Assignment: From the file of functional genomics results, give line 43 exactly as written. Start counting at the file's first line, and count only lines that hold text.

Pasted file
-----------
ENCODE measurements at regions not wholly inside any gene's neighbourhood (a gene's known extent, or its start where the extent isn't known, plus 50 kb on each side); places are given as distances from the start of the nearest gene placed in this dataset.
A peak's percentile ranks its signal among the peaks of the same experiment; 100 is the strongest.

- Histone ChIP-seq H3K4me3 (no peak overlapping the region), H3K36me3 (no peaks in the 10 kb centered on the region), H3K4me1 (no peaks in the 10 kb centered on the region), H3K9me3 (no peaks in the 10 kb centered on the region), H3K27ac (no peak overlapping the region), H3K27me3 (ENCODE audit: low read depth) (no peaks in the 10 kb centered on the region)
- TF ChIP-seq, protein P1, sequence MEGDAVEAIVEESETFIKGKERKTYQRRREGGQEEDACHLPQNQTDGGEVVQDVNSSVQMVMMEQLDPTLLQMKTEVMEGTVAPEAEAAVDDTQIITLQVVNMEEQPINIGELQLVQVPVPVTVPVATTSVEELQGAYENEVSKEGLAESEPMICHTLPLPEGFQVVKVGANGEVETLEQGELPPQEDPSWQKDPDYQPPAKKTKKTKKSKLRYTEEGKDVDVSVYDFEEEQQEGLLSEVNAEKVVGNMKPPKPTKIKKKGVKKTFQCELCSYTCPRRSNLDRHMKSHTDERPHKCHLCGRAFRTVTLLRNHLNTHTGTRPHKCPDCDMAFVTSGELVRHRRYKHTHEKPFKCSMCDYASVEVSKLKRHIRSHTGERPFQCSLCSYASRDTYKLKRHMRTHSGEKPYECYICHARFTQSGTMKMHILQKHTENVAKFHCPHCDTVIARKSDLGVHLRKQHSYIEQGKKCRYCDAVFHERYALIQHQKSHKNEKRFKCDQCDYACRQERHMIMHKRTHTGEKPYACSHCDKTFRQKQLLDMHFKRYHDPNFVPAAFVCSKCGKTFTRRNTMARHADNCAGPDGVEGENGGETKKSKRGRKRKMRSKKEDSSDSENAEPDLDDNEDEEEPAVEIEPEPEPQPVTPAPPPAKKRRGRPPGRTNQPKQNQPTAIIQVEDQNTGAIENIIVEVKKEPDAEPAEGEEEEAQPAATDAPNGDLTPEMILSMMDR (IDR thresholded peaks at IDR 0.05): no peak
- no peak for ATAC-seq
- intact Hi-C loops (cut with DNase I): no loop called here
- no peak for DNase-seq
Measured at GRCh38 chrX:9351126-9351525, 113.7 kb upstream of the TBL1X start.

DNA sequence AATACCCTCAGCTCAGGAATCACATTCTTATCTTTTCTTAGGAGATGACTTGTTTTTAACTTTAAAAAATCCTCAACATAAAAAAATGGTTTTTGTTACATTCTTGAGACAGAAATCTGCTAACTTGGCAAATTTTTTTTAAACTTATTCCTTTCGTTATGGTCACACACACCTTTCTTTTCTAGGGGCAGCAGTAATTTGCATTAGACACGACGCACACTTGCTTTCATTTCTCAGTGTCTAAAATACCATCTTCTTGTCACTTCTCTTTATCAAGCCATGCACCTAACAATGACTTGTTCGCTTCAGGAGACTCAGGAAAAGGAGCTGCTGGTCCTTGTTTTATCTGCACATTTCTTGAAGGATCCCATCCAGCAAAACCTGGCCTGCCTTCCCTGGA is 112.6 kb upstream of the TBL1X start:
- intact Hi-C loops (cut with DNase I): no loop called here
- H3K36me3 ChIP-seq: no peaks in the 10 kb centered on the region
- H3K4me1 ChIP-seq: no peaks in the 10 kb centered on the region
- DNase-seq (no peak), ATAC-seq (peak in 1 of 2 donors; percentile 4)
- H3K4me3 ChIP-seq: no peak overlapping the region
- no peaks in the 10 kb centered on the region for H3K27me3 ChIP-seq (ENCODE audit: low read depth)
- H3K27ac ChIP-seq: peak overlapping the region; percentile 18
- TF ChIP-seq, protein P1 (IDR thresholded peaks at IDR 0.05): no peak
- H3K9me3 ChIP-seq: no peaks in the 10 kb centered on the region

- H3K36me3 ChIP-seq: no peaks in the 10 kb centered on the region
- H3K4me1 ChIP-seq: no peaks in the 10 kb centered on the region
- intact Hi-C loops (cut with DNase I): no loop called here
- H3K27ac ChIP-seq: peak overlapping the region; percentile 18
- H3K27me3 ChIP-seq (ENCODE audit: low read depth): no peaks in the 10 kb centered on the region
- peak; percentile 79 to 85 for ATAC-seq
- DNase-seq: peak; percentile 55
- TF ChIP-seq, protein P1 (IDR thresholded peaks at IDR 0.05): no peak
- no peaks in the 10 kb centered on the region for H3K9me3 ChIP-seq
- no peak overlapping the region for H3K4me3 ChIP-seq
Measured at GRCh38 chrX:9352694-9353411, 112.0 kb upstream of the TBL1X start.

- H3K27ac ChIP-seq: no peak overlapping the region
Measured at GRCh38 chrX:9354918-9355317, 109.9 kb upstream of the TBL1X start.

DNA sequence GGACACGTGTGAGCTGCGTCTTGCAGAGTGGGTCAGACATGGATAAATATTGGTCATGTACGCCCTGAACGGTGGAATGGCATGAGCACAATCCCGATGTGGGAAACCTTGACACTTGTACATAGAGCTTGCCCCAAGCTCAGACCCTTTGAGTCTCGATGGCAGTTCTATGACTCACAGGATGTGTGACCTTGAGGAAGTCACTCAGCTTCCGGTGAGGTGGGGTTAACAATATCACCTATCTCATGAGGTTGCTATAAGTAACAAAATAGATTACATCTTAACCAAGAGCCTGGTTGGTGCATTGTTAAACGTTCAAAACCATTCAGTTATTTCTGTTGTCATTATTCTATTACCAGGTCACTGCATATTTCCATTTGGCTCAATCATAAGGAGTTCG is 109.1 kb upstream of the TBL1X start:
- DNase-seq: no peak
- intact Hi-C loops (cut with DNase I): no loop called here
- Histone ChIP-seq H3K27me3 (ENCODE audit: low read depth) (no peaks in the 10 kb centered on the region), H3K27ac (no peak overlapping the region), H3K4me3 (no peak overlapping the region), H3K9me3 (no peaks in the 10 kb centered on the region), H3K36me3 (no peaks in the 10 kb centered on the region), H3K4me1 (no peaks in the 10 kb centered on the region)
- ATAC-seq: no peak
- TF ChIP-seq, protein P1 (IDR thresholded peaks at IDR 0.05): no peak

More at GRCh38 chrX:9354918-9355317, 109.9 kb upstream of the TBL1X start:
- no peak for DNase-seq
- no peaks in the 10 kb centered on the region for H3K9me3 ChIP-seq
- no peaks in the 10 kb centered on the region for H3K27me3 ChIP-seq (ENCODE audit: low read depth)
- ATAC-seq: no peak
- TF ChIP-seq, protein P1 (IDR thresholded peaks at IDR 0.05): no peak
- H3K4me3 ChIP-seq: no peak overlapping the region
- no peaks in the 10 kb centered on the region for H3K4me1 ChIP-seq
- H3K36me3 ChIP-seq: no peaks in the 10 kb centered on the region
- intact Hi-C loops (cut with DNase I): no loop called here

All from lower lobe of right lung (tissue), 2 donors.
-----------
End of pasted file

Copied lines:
- TF ChIP-seq, protein P1 (IDR thresholded peaks at IDR 0.05): no peak